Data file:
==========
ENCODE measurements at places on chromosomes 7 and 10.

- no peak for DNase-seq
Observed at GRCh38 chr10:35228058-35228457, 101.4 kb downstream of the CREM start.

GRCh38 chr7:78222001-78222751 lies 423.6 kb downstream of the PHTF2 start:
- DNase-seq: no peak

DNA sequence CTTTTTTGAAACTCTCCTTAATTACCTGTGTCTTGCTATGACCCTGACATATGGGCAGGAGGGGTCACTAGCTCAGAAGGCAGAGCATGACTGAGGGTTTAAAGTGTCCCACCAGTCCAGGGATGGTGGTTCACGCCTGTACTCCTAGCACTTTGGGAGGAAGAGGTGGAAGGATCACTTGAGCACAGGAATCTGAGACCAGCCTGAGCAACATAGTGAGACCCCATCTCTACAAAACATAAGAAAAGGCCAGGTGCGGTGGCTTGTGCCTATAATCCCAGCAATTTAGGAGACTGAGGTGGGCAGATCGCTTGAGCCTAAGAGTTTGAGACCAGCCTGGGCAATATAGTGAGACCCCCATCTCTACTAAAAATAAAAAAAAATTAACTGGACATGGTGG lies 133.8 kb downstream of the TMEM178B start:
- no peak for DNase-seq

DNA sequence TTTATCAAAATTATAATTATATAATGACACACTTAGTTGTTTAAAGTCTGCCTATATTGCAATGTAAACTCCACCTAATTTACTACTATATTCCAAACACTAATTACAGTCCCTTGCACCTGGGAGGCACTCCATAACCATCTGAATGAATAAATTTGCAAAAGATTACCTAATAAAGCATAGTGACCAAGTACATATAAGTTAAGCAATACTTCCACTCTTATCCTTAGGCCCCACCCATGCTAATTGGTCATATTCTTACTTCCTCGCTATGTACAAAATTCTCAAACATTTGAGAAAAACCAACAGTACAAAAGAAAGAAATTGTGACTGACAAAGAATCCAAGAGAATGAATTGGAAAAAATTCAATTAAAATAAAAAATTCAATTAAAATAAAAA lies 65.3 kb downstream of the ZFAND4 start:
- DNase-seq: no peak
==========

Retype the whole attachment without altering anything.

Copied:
ENCODE measurements at places on chromosomes 7 and 10.

- no peak for DNase-seq
Observed at GRCh38 chr10:35228058-35228457, 101.4 kb downstream of the CREM start.

GRCh38 chr7:78222001-78222751 lies 423.6 kb downstream of the PHTF2 start:
- DNase-seq: no peak

DNA sequence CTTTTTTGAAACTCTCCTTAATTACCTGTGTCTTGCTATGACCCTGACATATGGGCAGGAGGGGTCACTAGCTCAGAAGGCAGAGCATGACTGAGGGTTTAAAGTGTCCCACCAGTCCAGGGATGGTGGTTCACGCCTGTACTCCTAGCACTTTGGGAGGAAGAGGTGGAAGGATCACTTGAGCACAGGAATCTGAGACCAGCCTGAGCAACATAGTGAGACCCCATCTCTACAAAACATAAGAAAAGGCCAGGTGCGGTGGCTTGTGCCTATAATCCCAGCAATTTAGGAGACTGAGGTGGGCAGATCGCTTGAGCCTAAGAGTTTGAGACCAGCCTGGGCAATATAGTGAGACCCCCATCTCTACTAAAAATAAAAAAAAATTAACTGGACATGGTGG lies 133.8 kb downstream of the TMEM178B start:
- no peak for DNase-seq

DNA sequence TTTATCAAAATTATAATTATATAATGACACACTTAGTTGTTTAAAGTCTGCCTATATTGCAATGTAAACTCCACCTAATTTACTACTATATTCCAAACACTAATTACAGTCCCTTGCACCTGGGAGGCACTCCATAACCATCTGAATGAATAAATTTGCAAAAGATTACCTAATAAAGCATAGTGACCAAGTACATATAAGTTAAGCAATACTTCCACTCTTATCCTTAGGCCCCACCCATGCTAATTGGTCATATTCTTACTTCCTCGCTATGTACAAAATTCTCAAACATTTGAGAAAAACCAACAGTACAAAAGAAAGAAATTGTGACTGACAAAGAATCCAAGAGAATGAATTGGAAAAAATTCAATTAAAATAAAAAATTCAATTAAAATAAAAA lies 65.3 kb downstream of the ZFAND4 start:
- DNase-seq: no peak